Angela Love

Media Arts & Animation

Animation Instructor
The Art Institute of Pittsburgh

Embrace the time it takes to master something. Angela Love , Animation Instructor
, The Art Institute of Pittsburgh
Was there a defining moment when you knew you were destined to become a creative professional?

As a child, I was chosen to attend the Tam O'Shanter Saturday morning art classes at the Carnegie Museum—the same program Andy Warhol and Philip Pearlstein attended. I believe that set me on a creative path that led me here.

How do you weave your professional background into the classroom experience?

The many professional contacts I’ve made in the local creative community help me seamlessly connect the classroom to the real world. I’ve been able to put my students together with external clients, and that exposure has provided valuable insight.

What class assignment exemplifies your approach to teaching, mentoring, and pushing your students beyond their own perceived limits?

My Character and Object Design for Animation class not only teaches students to create a variety of characters, it helps them strengthen their own character. I start by challenging students to choose the grade they want; they then have to earn it through the work they put in. The tenacity it takes to reach their goal shows how much creative fuel they have in their artistic tanks. It’s proven to be a pivotal project—both for those who tackle it and for the ones who shy away from it.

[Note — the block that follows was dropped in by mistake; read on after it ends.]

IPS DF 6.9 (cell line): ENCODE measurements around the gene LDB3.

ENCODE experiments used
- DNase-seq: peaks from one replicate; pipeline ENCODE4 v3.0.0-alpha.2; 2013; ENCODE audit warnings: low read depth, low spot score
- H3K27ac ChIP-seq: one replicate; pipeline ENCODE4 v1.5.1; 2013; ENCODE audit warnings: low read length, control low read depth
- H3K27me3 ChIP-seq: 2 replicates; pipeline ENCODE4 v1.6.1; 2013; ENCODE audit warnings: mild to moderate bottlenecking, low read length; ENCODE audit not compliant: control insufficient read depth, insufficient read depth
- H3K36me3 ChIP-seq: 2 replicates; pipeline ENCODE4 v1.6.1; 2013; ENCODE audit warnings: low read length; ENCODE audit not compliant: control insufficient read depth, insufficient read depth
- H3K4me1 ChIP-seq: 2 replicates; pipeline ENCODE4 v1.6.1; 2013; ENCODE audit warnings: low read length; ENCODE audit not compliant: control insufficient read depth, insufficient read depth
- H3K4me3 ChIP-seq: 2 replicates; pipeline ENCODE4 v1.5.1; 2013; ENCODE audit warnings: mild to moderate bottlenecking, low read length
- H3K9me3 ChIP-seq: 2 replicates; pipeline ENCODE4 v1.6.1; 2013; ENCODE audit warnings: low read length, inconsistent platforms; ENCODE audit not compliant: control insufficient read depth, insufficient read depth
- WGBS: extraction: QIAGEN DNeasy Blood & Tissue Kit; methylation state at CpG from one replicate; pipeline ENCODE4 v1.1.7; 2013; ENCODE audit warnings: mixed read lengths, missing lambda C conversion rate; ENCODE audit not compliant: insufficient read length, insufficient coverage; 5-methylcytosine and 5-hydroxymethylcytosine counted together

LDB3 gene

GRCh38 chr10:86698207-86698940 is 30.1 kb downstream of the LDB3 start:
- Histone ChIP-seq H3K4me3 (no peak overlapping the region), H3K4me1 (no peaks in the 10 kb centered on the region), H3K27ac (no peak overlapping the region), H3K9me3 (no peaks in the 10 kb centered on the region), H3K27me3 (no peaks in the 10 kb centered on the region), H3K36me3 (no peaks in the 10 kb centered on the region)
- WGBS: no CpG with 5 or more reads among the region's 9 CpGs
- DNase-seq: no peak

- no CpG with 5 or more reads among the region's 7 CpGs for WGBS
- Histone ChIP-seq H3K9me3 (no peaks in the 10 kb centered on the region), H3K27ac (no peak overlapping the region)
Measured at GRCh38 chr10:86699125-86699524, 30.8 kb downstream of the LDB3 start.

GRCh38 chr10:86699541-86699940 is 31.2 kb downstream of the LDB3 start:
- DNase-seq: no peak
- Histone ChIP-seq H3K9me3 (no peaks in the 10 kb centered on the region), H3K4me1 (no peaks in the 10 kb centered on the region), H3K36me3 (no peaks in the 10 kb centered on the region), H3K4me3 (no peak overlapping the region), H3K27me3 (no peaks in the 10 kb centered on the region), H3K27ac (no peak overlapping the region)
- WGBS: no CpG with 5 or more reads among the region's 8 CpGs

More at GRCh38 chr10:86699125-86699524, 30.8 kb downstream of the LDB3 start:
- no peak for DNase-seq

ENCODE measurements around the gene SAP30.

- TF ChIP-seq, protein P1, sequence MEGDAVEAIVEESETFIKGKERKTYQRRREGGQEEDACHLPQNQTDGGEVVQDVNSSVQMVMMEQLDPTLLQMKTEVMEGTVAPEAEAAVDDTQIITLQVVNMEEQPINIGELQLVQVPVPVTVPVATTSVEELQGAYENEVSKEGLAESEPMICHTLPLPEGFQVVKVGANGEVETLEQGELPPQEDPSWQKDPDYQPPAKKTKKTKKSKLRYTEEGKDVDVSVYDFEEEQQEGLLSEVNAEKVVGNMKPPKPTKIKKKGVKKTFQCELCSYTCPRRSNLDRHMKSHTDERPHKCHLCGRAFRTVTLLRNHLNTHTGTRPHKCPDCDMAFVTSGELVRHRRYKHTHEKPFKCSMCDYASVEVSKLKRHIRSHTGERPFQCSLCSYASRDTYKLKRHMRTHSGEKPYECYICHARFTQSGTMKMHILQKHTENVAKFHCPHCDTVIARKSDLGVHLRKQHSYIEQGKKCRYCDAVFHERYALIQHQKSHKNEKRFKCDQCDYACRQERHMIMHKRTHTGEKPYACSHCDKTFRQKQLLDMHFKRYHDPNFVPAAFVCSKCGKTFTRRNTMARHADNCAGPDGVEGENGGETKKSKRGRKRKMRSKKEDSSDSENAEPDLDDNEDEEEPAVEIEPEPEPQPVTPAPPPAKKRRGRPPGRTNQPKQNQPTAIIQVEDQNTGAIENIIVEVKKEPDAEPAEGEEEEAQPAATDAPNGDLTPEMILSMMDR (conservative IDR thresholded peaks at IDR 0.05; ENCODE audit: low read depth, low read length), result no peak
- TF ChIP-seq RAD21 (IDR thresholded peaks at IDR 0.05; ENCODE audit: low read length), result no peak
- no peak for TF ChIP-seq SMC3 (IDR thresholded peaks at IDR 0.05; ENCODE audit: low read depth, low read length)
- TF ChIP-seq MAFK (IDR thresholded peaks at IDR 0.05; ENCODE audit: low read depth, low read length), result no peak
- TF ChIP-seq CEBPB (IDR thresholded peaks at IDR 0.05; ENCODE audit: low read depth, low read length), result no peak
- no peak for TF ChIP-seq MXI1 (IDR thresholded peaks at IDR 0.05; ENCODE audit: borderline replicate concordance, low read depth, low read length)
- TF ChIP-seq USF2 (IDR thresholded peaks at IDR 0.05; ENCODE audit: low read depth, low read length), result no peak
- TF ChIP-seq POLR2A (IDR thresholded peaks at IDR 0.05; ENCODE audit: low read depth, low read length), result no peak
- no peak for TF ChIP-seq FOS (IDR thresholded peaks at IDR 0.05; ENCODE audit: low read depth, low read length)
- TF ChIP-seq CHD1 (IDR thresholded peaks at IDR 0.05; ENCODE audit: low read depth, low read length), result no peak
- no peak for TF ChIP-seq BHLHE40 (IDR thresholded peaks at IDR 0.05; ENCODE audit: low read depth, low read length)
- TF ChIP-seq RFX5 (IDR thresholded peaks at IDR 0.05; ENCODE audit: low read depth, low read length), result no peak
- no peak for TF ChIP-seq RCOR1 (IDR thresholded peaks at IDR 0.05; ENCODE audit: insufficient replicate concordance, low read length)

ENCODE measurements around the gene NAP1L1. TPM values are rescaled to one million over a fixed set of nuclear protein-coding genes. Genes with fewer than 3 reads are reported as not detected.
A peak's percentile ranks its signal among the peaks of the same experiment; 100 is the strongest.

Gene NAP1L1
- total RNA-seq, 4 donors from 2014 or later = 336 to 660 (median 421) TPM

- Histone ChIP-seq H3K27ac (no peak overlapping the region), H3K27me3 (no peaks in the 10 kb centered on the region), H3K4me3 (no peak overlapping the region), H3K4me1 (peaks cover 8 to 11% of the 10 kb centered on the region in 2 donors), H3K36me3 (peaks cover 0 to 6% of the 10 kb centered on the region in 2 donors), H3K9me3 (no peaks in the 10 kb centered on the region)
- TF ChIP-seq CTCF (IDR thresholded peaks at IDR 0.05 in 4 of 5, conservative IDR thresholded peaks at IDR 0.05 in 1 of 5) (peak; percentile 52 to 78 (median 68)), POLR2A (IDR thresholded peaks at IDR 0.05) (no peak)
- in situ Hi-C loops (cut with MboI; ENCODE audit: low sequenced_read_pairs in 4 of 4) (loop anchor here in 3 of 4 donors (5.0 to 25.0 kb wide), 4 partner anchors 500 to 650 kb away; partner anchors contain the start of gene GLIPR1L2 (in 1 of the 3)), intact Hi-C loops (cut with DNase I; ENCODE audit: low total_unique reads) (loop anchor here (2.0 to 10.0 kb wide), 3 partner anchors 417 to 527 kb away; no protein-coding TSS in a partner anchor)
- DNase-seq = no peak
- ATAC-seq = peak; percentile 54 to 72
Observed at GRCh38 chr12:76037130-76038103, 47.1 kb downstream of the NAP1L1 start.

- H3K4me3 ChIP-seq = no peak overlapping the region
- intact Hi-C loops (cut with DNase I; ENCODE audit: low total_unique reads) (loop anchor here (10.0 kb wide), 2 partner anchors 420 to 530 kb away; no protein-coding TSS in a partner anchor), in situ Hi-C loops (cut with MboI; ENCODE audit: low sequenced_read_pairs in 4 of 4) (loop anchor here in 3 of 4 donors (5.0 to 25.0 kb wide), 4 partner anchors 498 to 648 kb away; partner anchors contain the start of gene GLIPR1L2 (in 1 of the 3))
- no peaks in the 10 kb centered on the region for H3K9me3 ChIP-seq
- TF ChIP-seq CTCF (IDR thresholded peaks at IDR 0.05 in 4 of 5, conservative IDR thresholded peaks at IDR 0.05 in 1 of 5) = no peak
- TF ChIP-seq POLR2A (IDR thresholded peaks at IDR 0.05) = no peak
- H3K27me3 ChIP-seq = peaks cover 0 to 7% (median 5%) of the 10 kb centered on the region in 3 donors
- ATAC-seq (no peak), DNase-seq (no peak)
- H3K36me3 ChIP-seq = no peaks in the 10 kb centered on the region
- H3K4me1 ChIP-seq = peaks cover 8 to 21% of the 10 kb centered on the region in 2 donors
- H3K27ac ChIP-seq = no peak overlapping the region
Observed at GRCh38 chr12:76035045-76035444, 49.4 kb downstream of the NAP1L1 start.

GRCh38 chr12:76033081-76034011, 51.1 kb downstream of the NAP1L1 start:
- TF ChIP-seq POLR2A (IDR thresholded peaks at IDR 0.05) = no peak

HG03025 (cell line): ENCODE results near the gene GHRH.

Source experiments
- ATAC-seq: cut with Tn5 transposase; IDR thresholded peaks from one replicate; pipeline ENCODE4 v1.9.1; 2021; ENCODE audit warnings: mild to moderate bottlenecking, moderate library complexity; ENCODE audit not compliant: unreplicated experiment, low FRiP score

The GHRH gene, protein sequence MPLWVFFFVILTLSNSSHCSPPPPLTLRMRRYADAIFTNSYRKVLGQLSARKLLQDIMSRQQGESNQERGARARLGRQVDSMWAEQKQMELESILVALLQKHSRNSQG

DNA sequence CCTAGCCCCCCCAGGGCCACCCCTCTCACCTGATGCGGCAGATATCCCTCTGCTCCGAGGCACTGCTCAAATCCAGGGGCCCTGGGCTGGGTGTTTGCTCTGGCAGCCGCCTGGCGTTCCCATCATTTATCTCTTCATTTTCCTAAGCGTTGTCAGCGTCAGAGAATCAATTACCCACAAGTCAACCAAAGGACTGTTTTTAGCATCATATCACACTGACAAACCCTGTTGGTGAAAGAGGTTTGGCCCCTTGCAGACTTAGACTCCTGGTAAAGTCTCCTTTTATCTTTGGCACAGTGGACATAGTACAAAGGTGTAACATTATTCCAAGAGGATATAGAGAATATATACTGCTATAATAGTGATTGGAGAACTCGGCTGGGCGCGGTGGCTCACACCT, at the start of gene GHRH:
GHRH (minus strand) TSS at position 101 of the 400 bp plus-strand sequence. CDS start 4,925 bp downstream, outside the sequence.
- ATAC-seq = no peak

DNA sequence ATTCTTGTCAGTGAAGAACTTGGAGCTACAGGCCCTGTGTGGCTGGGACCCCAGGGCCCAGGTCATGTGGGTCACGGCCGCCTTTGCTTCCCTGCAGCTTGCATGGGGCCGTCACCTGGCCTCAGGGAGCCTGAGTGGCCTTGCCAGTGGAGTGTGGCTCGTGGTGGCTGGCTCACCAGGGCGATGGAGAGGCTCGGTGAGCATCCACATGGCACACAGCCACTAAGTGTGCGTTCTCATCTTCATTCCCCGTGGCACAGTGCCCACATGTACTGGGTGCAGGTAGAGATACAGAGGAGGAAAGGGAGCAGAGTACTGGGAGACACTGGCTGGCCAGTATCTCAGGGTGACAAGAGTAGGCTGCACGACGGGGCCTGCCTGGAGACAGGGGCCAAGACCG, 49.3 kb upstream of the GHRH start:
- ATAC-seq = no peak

How does collaboration contribute to students’ success—particularly when students from various programs work together?

Nothing prepares a student better for the real world of teamwork than collaborative projects. They get a chance to work on their soft skills along with their technical skills. They learn to work through their differences, understand the importance of being reliable, support each other, and share knowledge.

What’s the most important thing you impart to students to help them succeed in class and the real world?

Tenacity. You have to embrace the time it takes to master something.

What’s the most critical advice you would offer any student embarking on a creative career?

Accept that it's likely going to take longer than you think to get where you want to go.

Anything else you’d like to share?

It’s a privilege to help students progress through their chosen programs and find their creative paths.